Don’t get me wrong, optical-based signaling is still a strong solution for high-speed channels. Many of the twinax solutions are being designed to be compatible with fiber connections and, as Teledyne put it in their QPHY-56G-PAM4 option release at DesignCon, Optical Internetworking Forum (OIF) and IEEE are both rapidly standardizing PAM4-based interfaces. Still, the focus from the vendors was on lower cost conductor-based solutions. So, I think the question of when a full optical transition will be necessary still stands.
With that in mind, this trend is relative to what I saw only a couple years back. At DesignCon 2015, it looked as if the path forward was going to be fully embracing optical-based signaling. This year, I saw only one session on fiber and, as far as I could tell, none on photonic devices. That’s compared to DesignCon 2015 with at least 5 sessions on fiber and photonics, as well as a keynote session on silicon photonics from Intel Fellow Dr. Mario Paniccia.
4. More Physics-based Simulations.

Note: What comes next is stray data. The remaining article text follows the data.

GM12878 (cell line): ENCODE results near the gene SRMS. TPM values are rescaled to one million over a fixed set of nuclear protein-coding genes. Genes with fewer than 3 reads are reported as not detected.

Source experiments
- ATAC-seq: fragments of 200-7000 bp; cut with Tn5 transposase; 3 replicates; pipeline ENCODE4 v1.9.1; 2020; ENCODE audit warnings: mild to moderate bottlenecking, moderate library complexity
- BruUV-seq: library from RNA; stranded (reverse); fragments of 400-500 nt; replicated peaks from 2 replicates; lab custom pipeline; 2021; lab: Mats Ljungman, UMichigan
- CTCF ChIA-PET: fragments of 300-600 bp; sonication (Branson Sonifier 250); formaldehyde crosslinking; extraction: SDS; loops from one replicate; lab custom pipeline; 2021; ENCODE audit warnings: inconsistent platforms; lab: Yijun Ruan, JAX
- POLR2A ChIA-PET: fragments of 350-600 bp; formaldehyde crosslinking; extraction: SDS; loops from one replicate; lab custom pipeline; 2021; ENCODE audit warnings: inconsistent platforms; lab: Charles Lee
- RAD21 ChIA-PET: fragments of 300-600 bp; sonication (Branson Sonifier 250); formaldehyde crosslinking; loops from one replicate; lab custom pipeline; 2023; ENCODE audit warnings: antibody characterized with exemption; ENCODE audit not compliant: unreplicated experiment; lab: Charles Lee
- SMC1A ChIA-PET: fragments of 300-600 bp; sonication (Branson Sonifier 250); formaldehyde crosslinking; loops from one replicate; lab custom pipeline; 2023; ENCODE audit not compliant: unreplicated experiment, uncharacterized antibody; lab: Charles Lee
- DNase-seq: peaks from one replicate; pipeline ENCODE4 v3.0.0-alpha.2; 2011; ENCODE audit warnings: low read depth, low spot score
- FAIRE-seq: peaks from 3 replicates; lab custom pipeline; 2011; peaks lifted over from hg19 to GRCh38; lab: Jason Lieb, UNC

As margins continue to shrink, the demand for accurate simulation grows. Dr. Zoltan Cendes, founder of Ansoft, shared the difficulties of electromagnetic simulation over the past 40+ years and how Ansoft (now ANSYS) has improved accuracy, simplified the simulation process, and significantly reduced simulation time. To my personal delight, he also had a rectangular waveguide in his presentation (and I think we were the only two). Dr. Cendes sees high-speed electrical design at a transition point, where engineers have been or will ultimately need to place physics-based simulations at the forefront of the design process, or as he put it, “turning signal integrity simulation inside out.” A closer look at Dr. Cendes’ keynote presentation can be found in DesignNews.